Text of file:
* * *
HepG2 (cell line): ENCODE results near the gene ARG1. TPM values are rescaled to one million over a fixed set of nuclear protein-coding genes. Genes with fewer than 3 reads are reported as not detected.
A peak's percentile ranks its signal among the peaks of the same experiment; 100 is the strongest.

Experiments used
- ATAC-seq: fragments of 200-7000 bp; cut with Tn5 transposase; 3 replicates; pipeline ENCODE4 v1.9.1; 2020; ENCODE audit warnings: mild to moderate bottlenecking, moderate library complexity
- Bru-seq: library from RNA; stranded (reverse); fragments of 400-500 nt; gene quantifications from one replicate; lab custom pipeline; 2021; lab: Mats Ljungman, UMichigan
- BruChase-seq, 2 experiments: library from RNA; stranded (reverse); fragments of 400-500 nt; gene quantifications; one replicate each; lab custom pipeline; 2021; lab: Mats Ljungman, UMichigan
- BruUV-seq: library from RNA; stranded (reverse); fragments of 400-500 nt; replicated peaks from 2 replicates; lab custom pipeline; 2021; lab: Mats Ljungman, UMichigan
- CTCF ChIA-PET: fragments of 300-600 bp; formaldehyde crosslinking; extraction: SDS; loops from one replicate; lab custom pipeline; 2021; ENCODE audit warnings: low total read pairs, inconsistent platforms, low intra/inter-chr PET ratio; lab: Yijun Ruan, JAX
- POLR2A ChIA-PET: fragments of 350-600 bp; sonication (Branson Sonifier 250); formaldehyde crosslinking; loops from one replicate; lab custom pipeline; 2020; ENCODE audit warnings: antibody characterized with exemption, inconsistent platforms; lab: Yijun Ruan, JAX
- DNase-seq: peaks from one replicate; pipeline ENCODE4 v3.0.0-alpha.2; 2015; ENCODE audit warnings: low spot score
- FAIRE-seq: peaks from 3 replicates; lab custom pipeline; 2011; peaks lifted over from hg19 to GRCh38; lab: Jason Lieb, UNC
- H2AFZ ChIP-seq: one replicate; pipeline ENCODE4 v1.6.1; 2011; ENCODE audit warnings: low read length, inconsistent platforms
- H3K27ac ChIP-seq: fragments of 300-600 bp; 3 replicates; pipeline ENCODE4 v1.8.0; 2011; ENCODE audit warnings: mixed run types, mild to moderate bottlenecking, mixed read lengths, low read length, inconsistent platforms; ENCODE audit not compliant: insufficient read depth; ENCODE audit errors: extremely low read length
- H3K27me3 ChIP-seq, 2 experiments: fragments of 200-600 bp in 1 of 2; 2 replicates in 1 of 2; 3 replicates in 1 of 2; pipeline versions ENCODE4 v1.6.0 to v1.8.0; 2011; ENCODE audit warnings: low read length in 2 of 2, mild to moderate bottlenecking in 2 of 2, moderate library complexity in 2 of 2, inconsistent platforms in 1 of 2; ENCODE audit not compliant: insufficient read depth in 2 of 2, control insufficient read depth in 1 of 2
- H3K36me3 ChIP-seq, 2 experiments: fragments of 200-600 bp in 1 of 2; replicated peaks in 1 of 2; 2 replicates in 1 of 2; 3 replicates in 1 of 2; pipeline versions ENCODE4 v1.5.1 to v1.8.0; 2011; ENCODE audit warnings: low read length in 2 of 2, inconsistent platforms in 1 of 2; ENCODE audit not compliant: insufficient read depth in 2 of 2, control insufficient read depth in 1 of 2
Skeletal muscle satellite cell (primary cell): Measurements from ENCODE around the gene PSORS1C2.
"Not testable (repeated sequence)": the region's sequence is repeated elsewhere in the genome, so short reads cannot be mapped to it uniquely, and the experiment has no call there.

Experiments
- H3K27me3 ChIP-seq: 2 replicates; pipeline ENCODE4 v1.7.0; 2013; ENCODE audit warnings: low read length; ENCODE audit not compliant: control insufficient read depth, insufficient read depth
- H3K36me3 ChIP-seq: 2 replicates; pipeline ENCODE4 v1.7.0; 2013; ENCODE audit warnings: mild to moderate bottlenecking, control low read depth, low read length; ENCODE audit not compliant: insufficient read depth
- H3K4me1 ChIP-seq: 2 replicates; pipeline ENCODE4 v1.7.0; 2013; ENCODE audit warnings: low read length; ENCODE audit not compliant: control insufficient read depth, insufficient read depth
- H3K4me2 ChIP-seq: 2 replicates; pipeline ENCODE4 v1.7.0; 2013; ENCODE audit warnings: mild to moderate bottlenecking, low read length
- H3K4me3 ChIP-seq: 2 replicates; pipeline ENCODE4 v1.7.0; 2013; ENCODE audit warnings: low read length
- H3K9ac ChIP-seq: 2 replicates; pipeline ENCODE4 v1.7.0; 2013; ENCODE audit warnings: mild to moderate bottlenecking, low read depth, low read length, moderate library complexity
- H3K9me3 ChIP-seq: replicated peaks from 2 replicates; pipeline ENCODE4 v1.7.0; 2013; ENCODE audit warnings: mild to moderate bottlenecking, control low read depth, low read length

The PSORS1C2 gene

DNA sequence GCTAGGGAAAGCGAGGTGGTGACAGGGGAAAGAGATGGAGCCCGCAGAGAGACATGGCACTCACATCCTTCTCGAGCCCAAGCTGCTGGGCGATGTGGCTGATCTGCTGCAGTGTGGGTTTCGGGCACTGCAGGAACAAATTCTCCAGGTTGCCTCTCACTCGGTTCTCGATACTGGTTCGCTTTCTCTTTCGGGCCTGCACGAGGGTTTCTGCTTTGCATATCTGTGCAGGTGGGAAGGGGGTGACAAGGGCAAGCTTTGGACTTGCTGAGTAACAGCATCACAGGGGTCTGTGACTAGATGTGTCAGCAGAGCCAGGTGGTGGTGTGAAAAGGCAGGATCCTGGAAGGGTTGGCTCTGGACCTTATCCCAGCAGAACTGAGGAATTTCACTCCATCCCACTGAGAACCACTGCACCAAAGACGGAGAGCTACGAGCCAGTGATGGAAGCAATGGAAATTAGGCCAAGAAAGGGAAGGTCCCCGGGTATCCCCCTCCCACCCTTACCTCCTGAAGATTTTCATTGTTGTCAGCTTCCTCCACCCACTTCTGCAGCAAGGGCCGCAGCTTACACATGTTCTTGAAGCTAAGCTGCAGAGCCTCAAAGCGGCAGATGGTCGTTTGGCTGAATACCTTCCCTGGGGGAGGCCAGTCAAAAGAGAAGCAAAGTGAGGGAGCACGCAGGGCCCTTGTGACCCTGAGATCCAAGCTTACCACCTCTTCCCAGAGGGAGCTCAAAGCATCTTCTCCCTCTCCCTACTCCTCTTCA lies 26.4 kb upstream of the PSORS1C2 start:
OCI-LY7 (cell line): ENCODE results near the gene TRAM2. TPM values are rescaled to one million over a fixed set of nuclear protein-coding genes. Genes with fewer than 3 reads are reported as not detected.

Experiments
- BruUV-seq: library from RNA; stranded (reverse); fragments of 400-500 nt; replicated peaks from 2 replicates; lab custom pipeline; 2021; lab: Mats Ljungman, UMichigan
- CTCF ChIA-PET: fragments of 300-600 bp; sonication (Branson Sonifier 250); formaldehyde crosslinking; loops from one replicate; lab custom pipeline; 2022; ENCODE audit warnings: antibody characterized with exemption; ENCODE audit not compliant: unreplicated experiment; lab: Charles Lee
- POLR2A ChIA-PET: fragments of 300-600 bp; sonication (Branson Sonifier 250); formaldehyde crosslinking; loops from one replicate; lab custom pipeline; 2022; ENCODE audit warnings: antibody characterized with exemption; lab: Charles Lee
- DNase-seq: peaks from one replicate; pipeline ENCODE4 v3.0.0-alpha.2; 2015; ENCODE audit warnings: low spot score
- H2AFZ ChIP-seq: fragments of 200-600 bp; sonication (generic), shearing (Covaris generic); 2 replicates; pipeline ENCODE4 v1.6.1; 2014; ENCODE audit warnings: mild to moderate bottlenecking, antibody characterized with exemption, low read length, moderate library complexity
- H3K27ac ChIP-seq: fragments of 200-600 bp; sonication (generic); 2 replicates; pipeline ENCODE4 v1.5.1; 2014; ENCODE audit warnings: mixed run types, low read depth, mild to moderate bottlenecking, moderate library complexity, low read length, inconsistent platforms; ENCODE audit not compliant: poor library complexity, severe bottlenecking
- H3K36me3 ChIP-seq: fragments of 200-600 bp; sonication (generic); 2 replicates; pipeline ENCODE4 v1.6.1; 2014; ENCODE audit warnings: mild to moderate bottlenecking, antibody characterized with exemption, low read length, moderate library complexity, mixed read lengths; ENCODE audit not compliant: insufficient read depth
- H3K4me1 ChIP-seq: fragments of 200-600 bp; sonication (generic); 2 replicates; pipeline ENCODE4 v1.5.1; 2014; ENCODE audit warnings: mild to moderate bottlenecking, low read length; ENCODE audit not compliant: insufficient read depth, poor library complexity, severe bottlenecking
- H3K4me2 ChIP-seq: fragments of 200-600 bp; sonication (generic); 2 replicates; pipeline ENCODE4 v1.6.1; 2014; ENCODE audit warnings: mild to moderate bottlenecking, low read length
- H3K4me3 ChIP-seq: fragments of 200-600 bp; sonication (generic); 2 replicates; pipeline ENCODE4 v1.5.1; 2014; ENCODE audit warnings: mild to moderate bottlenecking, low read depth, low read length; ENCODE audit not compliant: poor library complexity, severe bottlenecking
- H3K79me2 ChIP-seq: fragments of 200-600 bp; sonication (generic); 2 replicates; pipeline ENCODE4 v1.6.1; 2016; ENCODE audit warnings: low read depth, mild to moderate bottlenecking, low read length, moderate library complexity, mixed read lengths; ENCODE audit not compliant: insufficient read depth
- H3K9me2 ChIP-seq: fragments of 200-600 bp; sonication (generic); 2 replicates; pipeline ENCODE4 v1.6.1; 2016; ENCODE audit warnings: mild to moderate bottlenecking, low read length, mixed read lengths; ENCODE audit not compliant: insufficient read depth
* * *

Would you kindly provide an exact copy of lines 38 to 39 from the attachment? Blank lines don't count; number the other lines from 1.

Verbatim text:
- H3K4me2 ChIP-seq: fragments of 200-600 bp; sonication (generic); 2 replicates; pipeline ENCODE4 v1.6.1; 2014; ENCODE audit warnings: mild to moderate bottlenecking, low read length
- H3K4me3 ChIP-seq: fragments of 200-600 bp; sonication (generic); 2 replicates; pipeline ENCODE4 v1.5.1; 2014; ENCODE audit warnings: mild to moderate bottlenecking, low read depth, low read length; ENCODE audit not compliant: poor library complexity, severe bottlenecking